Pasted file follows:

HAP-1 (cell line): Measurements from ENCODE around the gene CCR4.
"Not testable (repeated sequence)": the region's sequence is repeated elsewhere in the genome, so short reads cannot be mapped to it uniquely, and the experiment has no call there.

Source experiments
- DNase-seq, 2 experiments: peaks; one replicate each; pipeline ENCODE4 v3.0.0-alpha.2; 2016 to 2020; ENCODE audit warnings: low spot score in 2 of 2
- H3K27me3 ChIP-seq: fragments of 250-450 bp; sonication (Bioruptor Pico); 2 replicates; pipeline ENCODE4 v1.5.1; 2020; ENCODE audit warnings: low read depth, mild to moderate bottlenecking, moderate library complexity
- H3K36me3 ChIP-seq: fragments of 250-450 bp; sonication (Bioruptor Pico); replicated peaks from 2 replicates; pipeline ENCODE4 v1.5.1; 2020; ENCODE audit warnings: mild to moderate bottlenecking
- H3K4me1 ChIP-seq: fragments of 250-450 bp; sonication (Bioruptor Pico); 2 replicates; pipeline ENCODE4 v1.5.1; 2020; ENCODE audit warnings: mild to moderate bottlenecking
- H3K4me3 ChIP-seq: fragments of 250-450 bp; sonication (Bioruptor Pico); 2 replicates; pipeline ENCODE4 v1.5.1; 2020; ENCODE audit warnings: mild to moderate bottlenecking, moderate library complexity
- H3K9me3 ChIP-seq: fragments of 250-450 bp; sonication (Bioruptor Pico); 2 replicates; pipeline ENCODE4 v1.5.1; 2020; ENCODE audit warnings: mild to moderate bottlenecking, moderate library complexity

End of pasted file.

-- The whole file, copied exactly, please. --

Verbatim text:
HAP-1 (cell line): Measurements from ENCODE around the gene CCR4.
"Not testable (repeated sequence)": the region's sequence is repeated elsewhere in the genome, so short reads cannot be mapped to it uniquely, and the experiment has no call there.

Source experiments
- DNase-seq, 2 experiments: peaks; one replicate each; pipeline ENCODE4 v3.0.0-alpha.2; 2016 to 2020; ENCODE audit warnings: low spot score in 2 of 2
- H3K27me3 ChIP-seq: fragments of 250-450 bp; sonication (Bioruptor Pico); 2 replicates; pipeline ENCODE4 v1.5.1; 2020; ENCODE audit warnings: low read depth, mild to moderate bottlenecking, moderate library complexity
- H3K36me3 ChIP-seq: fragments of 250-450 bp; sonication (Bioruptor Pico); replicated peaks from 2 replicates; pipeline ENCODE4 v1.5.1; 2020; ENCODE audit warnings: mild to moderate bottlenecking
- H3K4me1 ChIP-seq: fragments of 250-450 bp; sonication (Bioruptor Pico); 2 replicates; pipeline ENCODE4 v1.5.1; 2020; ENCODE audit warnings: mild to moderate bottlenecking
- H3K4me3 ChIP-seq: fragments of 250-450 bp; sonication (Bioruptor Pico); 2 replicates; pipeline ENCODE4 v1.5.1; 2020; ENCODE audit warnings: mild to moderate bottlenecking, moderate library complexity
- H3K9me3 ChIP-seq: fragments of 250-450 bp; sonication (Bioruptor Pico); 2 replicates; pipeline ENCODE4 v1.5.1; 2020; ENCODE audit warnings: mild to moderate bottlenecking, moderate library complexity